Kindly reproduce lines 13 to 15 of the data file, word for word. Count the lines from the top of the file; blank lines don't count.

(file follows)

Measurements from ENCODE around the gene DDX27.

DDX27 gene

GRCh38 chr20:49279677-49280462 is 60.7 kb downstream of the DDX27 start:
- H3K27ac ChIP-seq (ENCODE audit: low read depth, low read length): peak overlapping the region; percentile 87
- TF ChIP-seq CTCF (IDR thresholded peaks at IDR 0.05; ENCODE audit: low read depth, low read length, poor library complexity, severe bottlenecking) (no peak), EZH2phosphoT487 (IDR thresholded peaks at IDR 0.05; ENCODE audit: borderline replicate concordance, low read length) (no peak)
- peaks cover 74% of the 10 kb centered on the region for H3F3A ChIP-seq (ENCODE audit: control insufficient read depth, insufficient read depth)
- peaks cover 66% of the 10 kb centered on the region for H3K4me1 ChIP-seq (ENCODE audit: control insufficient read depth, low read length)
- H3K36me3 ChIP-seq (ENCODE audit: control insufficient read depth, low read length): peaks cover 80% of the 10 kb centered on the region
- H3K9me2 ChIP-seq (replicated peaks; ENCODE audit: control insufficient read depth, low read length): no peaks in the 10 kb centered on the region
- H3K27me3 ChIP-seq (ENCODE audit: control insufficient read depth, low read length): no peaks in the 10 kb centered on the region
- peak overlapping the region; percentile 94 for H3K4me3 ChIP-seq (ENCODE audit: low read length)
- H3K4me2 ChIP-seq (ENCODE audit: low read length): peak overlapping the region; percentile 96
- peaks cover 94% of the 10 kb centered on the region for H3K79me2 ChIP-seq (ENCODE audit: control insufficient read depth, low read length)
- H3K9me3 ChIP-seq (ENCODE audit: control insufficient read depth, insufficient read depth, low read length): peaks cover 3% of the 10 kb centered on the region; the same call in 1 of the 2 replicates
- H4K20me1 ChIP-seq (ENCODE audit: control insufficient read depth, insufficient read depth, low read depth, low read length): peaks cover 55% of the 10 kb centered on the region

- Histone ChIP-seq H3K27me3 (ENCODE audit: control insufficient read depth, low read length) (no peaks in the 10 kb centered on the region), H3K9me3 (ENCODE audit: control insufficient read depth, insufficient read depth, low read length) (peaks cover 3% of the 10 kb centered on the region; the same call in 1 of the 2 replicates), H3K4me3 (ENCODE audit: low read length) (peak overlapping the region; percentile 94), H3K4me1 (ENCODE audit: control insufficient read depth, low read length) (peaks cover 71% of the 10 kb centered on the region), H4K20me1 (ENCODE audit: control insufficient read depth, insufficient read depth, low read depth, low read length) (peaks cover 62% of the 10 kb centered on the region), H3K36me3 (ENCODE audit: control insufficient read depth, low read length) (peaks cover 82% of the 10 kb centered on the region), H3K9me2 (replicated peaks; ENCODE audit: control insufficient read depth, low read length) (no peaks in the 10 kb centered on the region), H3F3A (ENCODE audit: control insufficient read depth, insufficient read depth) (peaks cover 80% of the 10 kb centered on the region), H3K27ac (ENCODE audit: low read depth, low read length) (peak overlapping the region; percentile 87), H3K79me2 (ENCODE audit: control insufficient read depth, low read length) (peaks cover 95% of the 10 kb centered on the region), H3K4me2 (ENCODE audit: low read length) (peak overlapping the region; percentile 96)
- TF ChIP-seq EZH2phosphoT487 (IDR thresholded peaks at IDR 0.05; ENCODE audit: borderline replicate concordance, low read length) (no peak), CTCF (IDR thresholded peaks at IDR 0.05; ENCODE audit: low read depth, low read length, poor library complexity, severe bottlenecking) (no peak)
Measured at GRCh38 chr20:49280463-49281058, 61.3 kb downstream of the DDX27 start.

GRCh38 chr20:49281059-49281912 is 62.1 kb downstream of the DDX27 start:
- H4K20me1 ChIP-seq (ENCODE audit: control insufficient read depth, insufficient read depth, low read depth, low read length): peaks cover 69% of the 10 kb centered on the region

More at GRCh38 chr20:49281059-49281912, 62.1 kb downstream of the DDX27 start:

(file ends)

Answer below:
- peaks cover 94% of the 10 kb centered on the region for H3K79me2 ChIP-seq (ENCODE audit: control insufficient read depth, low read length)
- H3K9me3 ChIP-seq (ENCODE audit: control insufficient read depth, insufficient read depth, low read length): peaks cover 3% of the 10 kb centered on the region; the same call in 1 of the 2 replicates
- H4K20me1 ChIP-seq (ENCODE audit: control insufficient read depth, insufficient read depth, low read depth, low read length): peaks cover 55% of the 10 kb centered on the region